Recycling: What to put in your yellow bin


〰️ Back to basics

Something so simple can still be very confusing.

main IMAGE BY @charlesdeluvio

What determines what IS recyclable?

What’s recyclable isn’t just based on what it’s made out of, it’s a little more complex and can include:

  • It’s shape

  • It’s size

  • It’s weight

  • The inks & dyes used

  • Adhesives used

Why is recycling often so confusing?

In short, each council has different rules. Your council has different contracts with different waste management companies who each have different capabilities therefore each council tends to have slightly varying rules and restrictions.


The regulars

✔️Paper & Cardboard

When paper is disposed of in landfill rather than recycled, it creates methane as it breaks down. Methane is a major greenhouse gas that contributes to global warming with a life span 21 times longer than carbon dioxide. That’s not good my friends.

Paper and cardboard can be recycled into other products such as packaging, toilet paper and egg cartons.

Manufacturing recycled paper can use up to 90% less water and 50% less energy than making it from trees. Win, win.

A confusing one can sometimes be envelopes due to the plastic window and waxy receipts that can look a bit like plastic but these are both fine to pop them in your recycling bin.


✔️Steel Cans (diced tomatoes, beans etc.)

Empty the can and take the lid completely off. Place any loose metal lids, including jam jar lids and bottle tops, inside the can.

Squeeze can at the top to save space in your recycling bin and also to stop possible contaminants from getting into the can.

✔️Aluminium (beer, soft drink)

Recycling just one aluminium can saves enough energy to power a TV set for three hours.

Recycling aluminium cans saves 95 per cent of the energy it would take to make new metal one.


You can recycle glass jars and bottles, you can also recycle the lids but just be sure to remove them and pop into the recycling bin separately.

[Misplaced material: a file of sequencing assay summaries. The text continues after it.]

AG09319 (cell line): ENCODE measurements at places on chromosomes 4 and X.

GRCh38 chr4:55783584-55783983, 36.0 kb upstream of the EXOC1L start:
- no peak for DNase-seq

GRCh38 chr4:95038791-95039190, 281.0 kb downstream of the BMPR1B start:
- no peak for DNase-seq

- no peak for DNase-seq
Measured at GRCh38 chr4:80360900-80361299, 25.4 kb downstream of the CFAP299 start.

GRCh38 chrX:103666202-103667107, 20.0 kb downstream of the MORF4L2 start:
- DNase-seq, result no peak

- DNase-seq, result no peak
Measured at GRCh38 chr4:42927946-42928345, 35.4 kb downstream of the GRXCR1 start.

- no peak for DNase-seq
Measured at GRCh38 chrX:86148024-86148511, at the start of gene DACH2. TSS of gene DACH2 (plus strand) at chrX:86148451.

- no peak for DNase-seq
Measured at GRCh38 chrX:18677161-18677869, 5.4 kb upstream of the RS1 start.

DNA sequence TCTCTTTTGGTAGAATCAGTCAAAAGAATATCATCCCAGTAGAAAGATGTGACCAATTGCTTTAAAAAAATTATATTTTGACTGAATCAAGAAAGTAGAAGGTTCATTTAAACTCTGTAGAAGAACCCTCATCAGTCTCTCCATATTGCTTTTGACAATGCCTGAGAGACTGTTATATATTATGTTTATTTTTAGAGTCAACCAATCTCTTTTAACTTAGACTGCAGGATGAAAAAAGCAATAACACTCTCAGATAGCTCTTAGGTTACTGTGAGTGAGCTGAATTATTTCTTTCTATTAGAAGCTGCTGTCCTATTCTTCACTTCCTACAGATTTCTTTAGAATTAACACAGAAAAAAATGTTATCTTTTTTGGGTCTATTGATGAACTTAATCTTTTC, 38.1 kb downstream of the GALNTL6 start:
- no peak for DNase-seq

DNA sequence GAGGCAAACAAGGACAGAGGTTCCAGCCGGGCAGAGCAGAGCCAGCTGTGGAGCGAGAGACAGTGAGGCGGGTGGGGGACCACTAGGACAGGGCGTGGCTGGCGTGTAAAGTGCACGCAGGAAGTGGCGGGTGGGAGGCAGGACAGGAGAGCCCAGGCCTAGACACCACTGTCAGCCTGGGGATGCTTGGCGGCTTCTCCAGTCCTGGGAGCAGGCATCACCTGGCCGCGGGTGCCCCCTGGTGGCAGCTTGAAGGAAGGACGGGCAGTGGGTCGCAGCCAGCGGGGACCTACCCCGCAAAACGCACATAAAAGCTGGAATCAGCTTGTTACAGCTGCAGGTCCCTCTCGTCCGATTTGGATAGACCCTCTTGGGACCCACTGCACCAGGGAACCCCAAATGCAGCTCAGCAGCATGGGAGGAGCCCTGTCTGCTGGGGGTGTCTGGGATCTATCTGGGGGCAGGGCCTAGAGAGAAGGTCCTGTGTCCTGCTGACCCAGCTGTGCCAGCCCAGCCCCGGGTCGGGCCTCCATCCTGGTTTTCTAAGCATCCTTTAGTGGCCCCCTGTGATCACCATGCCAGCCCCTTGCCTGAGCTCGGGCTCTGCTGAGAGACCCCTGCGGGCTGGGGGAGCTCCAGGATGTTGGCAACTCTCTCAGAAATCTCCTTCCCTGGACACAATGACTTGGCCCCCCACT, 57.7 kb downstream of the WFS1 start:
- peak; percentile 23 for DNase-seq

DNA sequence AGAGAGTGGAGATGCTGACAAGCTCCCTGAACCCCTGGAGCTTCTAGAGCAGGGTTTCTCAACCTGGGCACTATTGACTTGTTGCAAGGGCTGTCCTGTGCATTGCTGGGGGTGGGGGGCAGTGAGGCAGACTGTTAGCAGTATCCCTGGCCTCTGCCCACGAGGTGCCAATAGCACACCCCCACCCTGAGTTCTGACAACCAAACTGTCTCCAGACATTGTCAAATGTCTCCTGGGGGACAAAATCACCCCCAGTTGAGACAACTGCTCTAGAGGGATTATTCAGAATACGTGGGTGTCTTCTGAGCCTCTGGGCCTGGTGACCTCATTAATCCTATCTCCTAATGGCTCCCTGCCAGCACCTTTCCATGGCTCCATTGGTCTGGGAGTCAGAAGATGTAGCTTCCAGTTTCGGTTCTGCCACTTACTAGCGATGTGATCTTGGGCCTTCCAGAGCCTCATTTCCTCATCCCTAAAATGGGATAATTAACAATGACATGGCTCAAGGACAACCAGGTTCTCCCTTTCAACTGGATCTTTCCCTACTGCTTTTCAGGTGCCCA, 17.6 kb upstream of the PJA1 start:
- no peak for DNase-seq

Recyclable, just not in your yellow bin

❌ Plastic bags

Scrunch these up and pop them in with your soft plastic, dropping off to your local Woolies or Coles Red-cycle bin. These are one of the biggest problem makers in your yellow bin for recycling facilities.

❌ Batteries

Over 8,000 tonnes of batteries go into landfill each year. Batteries are one of the most dangerous common waste items discarded in Australia. Many batteries are made from heavy metals and elements such as nickel, cadmium, lead and mercury, which can pollute soil and water and harm wildlife. Nickel metal hydride batteries also contain rare earth elements that we need to reuse.

Drop your used batteries off at your local Battery World who have recycling programs for all types of batteries from AAA to mobile batteries.

❌ (some) Glass

Whilst glass jars are fine, broken drinking glasses or vases etc are not. They are too fragile and brittle, instead wrap in newspaper and place in your red bin.

Polystyrene (EPS) / Foam

A form of plastic this is the white foam you often see in packaging, cups or your meat trays. Many people see the plastic identification code on the bottom, a number in a triangle, and presume that means its recyclable. You can recycle it but certainly not in your yellow bin, instead find your local drop off point using the EPS website.